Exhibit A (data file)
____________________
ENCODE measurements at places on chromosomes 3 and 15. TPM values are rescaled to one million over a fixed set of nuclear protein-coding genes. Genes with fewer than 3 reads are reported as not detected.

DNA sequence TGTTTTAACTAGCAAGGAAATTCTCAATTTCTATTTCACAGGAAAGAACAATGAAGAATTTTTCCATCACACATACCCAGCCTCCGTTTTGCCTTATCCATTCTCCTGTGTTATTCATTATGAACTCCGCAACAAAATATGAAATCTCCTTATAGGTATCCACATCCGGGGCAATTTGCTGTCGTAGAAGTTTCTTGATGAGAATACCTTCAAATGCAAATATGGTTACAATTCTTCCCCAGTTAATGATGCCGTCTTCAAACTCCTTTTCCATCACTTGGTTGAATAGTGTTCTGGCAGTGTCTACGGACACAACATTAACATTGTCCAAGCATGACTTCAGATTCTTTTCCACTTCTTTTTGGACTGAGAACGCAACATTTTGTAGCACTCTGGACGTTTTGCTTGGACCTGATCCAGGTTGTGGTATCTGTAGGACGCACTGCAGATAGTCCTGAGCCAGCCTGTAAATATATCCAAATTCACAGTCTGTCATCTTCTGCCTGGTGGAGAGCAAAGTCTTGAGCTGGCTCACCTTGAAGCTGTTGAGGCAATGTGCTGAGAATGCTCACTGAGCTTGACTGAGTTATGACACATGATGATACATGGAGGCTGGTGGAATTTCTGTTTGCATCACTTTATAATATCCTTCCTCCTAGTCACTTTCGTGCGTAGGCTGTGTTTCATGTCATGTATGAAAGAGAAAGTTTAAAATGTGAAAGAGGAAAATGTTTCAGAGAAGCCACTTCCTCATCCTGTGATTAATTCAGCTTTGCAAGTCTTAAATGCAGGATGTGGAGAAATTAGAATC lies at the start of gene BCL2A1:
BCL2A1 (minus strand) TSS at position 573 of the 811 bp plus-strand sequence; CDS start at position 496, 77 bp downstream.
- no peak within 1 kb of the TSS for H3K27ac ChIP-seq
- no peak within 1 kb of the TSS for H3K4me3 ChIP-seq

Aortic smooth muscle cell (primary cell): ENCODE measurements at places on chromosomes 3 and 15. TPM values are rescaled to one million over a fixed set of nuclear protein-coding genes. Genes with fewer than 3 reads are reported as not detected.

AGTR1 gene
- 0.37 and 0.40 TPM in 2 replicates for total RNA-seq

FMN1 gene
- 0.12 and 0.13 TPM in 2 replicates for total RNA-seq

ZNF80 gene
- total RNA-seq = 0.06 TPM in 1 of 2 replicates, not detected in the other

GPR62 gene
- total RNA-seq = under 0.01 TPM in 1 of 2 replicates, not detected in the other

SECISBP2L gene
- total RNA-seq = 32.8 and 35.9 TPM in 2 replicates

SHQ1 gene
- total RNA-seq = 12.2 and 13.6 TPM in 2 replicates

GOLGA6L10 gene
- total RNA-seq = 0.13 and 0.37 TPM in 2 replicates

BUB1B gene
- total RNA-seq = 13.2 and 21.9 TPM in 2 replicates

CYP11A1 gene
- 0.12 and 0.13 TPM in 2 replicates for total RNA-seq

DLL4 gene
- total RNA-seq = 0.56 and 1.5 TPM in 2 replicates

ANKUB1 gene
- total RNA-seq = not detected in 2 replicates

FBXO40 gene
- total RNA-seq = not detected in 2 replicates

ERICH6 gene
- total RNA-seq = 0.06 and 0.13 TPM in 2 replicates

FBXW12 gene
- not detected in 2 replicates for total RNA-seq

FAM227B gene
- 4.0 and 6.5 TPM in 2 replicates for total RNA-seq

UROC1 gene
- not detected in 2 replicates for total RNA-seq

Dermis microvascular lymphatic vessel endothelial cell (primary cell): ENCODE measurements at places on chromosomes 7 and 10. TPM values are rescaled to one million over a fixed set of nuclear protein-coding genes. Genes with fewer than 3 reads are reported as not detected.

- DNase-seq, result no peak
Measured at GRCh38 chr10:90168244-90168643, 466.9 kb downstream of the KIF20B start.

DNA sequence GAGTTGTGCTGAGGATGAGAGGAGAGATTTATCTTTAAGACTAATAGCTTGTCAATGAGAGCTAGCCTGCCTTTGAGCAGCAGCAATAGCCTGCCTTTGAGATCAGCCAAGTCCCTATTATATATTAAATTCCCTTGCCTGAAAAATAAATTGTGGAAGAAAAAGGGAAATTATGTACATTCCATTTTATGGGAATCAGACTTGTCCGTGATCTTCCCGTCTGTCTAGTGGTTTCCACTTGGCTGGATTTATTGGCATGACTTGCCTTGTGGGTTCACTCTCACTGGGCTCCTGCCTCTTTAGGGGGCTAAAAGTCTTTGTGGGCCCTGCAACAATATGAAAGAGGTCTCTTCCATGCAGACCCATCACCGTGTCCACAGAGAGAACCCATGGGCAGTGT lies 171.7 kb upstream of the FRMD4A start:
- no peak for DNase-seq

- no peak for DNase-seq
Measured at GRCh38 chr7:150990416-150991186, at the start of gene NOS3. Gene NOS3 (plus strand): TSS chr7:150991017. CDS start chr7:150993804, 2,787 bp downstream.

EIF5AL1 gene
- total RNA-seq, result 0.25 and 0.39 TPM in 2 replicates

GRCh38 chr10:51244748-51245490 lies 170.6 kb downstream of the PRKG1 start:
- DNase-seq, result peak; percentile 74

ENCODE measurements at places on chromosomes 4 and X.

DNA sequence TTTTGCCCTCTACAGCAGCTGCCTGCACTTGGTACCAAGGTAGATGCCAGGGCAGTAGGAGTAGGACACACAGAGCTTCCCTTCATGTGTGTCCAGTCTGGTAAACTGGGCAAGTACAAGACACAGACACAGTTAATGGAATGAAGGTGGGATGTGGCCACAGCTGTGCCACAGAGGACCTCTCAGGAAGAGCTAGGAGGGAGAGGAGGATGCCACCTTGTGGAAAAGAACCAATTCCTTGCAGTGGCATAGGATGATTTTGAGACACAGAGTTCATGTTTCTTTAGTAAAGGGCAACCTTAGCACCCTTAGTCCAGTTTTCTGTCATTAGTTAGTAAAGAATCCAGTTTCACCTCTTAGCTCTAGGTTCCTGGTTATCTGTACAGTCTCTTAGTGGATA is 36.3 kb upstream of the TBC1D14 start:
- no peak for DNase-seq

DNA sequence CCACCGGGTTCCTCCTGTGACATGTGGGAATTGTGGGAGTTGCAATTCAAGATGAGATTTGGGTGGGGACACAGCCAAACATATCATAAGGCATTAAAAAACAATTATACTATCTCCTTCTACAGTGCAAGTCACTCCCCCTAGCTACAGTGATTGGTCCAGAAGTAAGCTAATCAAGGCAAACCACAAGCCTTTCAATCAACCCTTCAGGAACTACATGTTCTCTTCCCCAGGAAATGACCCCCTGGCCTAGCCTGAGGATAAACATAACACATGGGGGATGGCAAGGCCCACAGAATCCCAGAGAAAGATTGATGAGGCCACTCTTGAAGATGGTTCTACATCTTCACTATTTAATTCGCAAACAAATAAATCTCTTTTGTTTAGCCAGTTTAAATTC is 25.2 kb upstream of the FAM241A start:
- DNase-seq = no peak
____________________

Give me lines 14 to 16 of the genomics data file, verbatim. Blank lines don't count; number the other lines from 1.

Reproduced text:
- total RNA-seq = under 0.01 TPM in 1 of 2 replicates, not detected in the other

SECISBP2L gene
- total RNA-seq = 32.8 and 35.9 TPM in 2 replicates